The Uber drivers decision is out

Category: Employment

The gig economy has thrown up some interesting quirks due to its rapid evolution. This means that fitting them into the existing employment law structures certainly isn’t straight forward. Uber has now found this out.

Uber has always maintained that its drivers are self employed. The Employment Tribunal, the Employment Appeal Tribunal and the Court of Appeal, however, found that the drivers are workers.

This had a significant implication for Uber given that, in 2016, there were about 30,000 Uber drivers operating in London and 40,000 in the UK as a
whole. If the Judgments of these Courts were correct, the drivers would be entitled to National Minimum Wage. And that’s for all of the time that they were logged onto the Uber App. They would also be entitled to rights such as 5.6 weeks’ per year holiday. Understandably, therefore, Uber took their case to the Supreme Court. Unfortunately for Uber, the Supreme Court agreed with the decisions made by the lower Courts.

The Supreme Court’s Decision on Uber drivers

In reaching its decision that the Uber drivers were workers, the Supreme Court emphasised the following key factual findings of the Employment Tribunal:

  • The remuneration paid to drivers for the work done was fixed by Uber. The drivers had no say in it;
  • The contractual terms under which the drivers performed their services were dictated by Uber;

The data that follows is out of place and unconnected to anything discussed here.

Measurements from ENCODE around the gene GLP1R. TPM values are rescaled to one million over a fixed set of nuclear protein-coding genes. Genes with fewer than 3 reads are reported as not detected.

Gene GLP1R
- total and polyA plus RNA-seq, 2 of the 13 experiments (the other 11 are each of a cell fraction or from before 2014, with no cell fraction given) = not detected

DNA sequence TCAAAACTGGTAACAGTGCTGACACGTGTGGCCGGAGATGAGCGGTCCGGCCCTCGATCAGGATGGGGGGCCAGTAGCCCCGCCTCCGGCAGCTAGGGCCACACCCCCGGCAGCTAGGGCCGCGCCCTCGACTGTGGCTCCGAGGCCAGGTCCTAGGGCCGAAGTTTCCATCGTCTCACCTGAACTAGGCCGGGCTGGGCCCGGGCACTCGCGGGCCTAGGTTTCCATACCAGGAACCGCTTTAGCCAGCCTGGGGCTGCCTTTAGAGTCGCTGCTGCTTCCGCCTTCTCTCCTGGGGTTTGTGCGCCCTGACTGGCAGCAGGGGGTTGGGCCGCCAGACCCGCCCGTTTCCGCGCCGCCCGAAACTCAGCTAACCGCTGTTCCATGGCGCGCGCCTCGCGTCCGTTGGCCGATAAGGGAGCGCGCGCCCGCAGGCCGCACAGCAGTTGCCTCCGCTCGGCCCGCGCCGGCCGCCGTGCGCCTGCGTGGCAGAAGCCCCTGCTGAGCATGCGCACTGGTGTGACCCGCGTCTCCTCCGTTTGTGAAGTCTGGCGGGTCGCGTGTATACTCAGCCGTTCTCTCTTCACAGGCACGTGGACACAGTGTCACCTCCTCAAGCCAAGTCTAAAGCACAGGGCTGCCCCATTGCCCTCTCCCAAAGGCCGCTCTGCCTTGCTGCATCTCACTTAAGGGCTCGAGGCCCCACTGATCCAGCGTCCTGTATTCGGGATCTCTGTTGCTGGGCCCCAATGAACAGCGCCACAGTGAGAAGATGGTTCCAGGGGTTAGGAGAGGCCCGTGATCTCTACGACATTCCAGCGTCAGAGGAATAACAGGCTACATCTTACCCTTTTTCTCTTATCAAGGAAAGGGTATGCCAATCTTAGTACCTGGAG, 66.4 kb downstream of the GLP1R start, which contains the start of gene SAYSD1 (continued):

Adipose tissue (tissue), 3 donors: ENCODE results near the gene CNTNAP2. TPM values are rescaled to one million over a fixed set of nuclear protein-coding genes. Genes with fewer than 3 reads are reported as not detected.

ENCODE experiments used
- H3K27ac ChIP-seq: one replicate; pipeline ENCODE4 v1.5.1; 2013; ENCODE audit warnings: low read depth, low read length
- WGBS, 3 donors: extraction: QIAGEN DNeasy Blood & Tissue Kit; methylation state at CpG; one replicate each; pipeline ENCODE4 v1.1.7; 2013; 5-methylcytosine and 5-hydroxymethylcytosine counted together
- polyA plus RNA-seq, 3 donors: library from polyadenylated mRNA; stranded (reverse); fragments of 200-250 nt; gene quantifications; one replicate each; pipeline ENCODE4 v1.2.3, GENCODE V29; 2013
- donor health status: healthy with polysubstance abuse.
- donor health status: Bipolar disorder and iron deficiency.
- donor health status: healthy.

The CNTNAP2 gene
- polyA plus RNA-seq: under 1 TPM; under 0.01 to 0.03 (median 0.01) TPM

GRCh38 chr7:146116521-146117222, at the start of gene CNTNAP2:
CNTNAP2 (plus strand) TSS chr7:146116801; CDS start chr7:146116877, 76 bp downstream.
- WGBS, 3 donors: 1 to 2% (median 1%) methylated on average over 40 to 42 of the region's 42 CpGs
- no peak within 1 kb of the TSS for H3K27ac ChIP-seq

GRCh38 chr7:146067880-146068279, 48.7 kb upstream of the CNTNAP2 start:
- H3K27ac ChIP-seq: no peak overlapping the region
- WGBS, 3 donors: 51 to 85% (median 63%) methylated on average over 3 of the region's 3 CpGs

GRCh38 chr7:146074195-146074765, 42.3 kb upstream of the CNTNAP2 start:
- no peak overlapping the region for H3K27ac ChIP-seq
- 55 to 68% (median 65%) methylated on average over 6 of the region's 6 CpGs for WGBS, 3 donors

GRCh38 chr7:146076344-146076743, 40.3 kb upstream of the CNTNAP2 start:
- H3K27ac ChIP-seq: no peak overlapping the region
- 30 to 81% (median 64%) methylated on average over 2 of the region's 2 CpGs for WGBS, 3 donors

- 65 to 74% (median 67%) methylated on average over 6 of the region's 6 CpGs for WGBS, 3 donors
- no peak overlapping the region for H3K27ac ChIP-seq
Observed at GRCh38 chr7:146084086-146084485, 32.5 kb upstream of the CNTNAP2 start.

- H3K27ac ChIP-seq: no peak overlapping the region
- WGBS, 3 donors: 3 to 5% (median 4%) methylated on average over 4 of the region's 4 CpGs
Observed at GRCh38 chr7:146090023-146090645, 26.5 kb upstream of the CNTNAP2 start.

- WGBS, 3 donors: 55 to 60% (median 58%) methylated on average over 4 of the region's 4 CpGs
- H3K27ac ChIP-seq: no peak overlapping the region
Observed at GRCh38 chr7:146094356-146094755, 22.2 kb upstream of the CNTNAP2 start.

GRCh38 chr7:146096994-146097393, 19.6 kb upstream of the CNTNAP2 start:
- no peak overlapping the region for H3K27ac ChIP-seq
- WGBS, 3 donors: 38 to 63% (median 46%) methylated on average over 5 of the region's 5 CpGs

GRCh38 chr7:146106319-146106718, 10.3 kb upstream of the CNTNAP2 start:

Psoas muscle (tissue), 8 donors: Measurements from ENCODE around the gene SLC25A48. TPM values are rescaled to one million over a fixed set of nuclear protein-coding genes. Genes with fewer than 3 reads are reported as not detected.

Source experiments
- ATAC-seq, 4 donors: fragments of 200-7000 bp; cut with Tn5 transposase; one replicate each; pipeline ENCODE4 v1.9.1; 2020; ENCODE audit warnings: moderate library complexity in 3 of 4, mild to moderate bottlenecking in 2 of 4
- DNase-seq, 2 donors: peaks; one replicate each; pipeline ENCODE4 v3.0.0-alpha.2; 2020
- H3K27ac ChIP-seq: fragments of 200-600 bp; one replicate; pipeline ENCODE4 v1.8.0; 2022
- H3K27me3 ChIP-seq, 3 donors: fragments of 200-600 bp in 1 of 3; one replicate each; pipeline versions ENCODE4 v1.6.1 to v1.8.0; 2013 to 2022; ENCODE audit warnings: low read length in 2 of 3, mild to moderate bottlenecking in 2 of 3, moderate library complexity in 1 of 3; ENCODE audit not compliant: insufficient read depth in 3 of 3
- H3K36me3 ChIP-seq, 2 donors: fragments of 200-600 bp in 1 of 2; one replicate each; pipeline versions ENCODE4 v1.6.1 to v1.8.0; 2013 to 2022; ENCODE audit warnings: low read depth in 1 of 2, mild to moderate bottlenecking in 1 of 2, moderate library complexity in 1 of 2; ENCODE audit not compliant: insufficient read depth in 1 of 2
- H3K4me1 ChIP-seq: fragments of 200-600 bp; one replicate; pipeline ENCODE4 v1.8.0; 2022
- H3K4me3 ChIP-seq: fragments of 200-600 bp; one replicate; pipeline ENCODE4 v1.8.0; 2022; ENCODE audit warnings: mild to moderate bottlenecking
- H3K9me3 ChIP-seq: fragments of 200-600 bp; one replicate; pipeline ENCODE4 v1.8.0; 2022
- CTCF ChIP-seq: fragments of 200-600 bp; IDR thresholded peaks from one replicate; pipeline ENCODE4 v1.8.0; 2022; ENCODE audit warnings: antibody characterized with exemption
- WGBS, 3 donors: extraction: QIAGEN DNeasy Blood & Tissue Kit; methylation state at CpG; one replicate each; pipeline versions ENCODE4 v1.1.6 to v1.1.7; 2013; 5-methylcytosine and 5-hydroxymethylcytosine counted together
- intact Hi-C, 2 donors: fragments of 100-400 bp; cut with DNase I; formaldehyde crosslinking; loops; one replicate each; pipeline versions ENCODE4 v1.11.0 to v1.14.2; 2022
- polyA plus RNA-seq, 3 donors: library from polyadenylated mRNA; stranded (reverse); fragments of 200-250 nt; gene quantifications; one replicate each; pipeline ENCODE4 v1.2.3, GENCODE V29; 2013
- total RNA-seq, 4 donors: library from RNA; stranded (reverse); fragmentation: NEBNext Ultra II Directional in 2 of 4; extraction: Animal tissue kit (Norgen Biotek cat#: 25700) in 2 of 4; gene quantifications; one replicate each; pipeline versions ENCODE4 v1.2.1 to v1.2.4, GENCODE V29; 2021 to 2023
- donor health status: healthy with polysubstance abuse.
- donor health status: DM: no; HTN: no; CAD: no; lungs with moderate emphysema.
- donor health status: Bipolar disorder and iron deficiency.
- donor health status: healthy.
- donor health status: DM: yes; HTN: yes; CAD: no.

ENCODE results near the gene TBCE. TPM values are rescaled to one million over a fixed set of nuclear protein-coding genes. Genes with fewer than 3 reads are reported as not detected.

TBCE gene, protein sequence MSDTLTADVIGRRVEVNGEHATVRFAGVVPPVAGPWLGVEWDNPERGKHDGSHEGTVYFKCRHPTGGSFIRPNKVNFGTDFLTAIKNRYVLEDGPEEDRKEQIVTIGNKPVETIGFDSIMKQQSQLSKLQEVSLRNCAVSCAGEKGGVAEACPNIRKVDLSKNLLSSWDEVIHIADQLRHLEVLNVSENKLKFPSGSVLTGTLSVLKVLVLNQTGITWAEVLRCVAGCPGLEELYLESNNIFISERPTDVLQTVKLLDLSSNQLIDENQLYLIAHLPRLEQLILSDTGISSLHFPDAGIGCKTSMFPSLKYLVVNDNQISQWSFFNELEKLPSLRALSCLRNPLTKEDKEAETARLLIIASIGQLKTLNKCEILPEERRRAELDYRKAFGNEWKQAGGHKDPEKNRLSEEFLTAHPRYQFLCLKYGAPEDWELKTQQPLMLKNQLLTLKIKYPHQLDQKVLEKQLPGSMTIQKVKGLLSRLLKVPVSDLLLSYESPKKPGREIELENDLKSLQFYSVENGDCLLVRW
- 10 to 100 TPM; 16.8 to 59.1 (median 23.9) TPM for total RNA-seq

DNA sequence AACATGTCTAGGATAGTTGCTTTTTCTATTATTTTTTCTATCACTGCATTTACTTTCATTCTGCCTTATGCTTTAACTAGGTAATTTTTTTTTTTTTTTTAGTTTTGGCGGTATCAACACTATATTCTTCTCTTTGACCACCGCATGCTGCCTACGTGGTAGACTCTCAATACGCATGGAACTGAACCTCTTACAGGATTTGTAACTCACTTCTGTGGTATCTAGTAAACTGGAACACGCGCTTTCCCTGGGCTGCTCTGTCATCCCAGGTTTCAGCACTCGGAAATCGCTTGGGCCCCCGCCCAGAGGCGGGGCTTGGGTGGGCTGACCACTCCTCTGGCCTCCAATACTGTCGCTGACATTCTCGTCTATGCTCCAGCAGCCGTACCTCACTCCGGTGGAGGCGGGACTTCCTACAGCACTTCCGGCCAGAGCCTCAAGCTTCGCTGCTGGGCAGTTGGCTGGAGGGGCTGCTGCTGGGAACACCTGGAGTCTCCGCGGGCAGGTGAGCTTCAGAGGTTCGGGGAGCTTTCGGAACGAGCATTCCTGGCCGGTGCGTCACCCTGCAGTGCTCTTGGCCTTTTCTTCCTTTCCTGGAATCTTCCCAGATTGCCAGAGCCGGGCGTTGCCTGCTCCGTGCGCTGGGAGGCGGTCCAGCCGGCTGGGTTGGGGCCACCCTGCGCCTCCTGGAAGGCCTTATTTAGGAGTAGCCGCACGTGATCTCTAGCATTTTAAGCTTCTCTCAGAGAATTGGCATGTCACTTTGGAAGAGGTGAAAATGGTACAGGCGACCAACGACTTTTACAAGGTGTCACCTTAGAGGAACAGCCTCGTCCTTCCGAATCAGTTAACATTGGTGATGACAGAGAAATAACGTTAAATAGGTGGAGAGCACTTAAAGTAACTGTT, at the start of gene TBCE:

• Whilst the drivers had the freedom to choose when and where to work, once the driver had logged on to the Uber App, a driver’s choice about whether to accept a passenger was constrained by Uber;
  • Uber had significant control over the way in which the driver delivered their services. This ncluded vetting the type of cars that were used and owning and controlling the technology that the drivers accessed; and
  • Uber restricted the communication between the passenger and the driver to the very minimum necessary.
uber drivers

A useful checklist

These bullet points act as a very useful checklist in terms of assisting parties in determining whether or not there is a genuine commercial self-employment relationship or whether the control exercised by the work provider is such that, despite what any contractual documentation might say, a worker relationship has been formed.

The impact of this Judgment is likely to be felt across the gig economy. It’s therefore likely that we will see a sharp increase in claims from other “self-employed” individuals in the future. You might find that the delivery costs for your lock down pizza begins to increase as a result.

What now?

Do you need advice on how the Uber driver’s decision could affect your workplace? Then please get in touch with our Employment team. We’re there to help you, to provide you with pragmatic, sensible solutions. You can reach the Employment team by calling 01752 827081 or emailing them at [email protected]. You can also ask us to call you back by filling in our Contact Form.

Ian Grimshaw is the Head of the Employment team.

Request a callback from Nash & Co Solicitors